- Special Sections
- Public Notices
County purchases land in Buckner
Oldham County officials have signed a contract to purchase the former Oldham County Lumber on Quality Place in Buckner.
The land recently became available and was identified by Judge-Executive David Voegele and Deputy Judge-Executive John Black as a potential location for the new road department facility.
The road and recycling departments are currently being relocated because the state transportation cabinet purchased the existing property for the Ky. 393 widening and realignment project.
Bids for all-new facilities on Ky. 146 near King’s Lane came in 72 percent over-budget when received in February.
County officials hoped to spend $2 million on the project, although architectural estimates came closer to $3 million. Bids for the project were all more than $5 million. Voegele said the lumber company property wasn’t available when planning for the new facilities began but is happy about the new deal.
The county is paying $650,000 for the property, which includes a 21,000-square-foot building and 5.25 acres of land. It was was appraised at $1.4 million.
KYTC paid the county $1.4 million for the current facility property on Ky. 393.
Voegele said renovations will have to be completed to make the building usable but it is not yet known how much those renovations will cost. It is also not decided where the new recycling center will be located.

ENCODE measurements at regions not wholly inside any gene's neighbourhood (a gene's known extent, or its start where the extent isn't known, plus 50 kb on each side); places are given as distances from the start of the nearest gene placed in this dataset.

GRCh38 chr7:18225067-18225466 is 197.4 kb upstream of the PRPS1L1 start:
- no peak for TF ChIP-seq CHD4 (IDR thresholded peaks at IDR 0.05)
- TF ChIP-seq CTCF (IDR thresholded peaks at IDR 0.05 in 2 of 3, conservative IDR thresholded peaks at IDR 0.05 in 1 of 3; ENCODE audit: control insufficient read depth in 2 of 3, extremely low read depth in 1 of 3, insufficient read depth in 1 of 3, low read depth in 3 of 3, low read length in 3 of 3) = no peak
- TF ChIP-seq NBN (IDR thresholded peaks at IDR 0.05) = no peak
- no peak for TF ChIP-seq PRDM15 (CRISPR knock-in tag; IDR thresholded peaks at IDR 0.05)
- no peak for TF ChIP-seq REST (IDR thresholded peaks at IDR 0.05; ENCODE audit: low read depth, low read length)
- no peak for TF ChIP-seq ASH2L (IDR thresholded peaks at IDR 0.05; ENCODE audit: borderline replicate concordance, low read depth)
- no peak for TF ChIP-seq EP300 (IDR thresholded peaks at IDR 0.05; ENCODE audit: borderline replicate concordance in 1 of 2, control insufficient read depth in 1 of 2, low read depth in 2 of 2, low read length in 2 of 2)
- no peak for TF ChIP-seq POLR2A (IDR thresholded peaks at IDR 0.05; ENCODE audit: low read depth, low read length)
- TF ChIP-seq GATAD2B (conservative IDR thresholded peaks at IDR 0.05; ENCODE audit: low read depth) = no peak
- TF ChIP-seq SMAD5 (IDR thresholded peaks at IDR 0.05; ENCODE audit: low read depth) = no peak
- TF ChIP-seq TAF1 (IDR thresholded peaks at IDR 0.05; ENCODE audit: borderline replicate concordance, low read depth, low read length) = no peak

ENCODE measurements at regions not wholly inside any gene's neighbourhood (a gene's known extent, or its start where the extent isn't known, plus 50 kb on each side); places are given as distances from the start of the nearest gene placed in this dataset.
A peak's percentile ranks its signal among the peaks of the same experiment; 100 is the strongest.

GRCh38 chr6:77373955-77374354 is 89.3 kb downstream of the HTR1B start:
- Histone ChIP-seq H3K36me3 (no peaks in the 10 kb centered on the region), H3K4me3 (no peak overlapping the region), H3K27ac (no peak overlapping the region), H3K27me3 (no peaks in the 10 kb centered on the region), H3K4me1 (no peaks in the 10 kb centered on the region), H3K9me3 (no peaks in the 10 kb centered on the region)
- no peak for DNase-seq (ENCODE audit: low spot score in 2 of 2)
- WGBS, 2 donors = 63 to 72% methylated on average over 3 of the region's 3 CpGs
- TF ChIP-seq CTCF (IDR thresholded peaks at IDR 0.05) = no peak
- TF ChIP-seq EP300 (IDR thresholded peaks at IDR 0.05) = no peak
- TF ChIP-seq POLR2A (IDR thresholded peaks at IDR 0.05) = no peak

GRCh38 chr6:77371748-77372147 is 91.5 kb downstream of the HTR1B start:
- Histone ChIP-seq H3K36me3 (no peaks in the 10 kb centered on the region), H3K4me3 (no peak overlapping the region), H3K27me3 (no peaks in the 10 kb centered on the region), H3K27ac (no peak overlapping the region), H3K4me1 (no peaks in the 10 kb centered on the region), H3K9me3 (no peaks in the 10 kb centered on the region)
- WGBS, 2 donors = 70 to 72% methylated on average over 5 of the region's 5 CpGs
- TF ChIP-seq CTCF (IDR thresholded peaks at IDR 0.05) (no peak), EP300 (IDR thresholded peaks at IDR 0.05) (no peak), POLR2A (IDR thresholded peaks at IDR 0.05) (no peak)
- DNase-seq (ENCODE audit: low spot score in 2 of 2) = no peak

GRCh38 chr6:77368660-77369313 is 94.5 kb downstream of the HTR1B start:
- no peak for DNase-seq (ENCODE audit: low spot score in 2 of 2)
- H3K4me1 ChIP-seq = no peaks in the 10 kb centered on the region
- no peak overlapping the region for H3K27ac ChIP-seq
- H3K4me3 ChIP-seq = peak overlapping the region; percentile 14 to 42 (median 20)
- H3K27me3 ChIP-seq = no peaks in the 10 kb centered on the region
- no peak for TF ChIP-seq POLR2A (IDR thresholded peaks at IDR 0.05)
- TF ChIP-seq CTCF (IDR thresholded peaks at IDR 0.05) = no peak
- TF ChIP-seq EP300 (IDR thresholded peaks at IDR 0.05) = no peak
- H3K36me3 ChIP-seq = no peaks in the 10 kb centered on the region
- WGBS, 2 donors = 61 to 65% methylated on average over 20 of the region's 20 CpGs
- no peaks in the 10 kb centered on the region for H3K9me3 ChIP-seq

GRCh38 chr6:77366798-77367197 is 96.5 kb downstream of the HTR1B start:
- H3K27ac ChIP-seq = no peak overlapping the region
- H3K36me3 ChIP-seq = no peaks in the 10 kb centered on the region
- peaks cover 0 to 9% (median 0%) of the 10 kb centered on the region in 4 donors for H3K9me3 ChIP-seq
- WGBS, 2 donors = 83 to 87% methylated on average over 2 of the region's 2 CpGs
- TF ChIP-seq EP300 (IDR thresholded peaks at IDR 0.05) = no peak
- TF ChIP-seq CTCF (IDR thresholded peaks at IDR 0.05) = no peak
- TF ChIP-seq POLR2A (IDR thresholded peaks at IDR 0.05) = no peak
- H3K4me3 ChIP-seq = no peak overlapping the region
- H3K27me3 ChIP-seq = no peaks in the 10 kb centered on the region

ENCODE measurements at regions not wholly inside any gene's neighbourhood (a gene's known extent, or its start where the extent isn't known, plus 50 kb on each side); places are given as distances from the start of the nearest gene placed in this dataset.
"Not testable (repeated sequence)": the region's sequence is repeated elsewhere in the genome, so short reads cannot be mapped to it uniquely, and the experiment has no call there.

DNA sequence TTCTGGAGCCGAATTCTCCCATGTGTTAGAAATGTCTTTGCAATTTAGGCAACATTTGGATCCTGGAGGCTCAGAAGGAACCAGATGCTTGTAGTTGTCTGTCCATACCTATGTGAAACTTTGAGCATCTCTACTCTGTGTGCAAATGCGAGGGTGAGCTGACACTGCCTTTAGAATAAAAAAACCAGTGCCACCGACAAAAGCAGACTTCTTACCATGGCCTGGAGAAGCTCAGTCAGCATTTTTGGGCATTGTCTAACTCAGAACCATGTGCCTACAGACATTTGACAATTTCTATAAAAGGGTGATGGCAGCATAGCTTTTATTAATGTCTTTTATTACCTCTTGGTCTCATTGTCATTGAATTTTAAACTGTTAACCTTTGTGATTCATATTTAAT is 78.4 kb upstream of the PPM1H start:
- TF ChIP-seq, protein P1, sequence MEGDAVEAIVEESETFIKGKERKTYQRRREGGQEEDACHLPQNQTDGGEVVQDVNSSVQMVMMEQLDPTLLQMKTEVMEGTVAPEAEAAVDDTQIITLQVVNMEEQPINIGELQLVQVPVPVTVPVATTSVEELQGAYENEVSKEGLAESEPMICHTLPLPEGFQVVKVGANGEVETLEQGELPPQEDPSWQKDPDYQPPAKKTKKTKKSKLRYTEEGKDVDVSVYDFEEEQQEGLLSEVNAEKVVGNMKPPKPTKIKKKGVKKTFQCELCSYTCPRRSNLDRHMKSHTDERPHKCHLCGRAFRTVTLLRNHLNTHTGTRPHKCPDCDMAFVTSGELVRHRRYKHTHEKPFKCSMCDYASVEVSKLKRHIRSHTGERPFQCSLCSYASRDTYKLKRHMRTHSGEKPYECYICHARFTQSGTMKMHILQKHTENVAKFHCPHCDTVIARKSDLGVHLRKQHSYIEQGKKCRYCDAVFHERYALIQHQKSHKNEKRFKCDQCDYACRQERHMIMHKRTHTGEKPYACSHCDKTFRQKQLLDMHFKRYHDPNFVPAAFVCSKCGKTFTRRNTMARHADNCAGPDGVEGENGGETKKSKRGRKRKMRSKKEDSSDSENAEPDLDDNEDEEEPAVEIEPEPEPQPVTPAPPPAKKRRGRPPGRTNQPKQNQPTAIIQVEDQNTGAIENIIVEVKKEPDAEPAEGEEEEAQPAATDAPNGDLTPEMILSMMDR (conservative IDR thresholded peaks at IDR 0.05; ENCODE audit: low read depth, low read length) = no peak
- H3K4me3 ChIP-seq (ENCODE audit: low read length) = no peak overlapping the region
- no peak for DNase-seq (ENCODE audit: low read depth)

Magistrates agree, however, that the lumber company purchase will save the county a considerable amount of money.
Magistrates vote to accept raise
County magistrates will receive a 1 percent raise in 2012 after voting to accept the figure at Tuesday’s fiscal court meeting.
State officials previously approved a 2.96 percent cost of living adjustment for county officials.
Magistrate Wayne Theiss, finance committee chair, recommended the magistrates only accept a 1 percent increase, keeping in line with the committee’s recommendation to other county agencies.
Three magistrates voted against the raise and said they did not believe they should accept any raise at all.
Magistrate JD Sparks said he feels well-compensated for his position and doesn’t believe a raise is fair when not all county employees received the 1 percent raise this year. Sparks said he intends to donate his raise to charity.
Magistrate Michael Logsdon said many people in the county and across the country are still facing tough economic times. Turning down the raise is a matter of principle, he said.
While magistrates Kevin Eldridge and Bob Dye agree that they are well-compensated, both felt taking the raise showed solidarity between the magistrates and other county employees.
Eldridge said employees worry if the magistrates don’t accept a raise, county employees will be expected to not accept them in the future — something Eldridge said is not true.
Magistrates Robert Leslie, Sparks and Logsdon voted against the raise. All others voted for it. County officials including the judge-executive, jailer, sheriff, clerk and coroner all receive the 2.96 percent raise automatically.
Clerk, sheriff turn over excess fees
The county clerk and sheriff turned over their excess fees for 2011 to fiscal court Tuesday.
Sheriff Steve Sparrow announced an excess of $111,216 and Clerk Julie Barr announced 339,294.
Magistrate Michael Logsdon said he said the excess fees show the efficiency of both departments and good cooperation with fiscal court.
In other counties, officials will sometimes try to spend all the money in their budget and turn over less excess, he said. Any fees collected that are greater than the office’s budgeted amount are returned to fiscal court annually.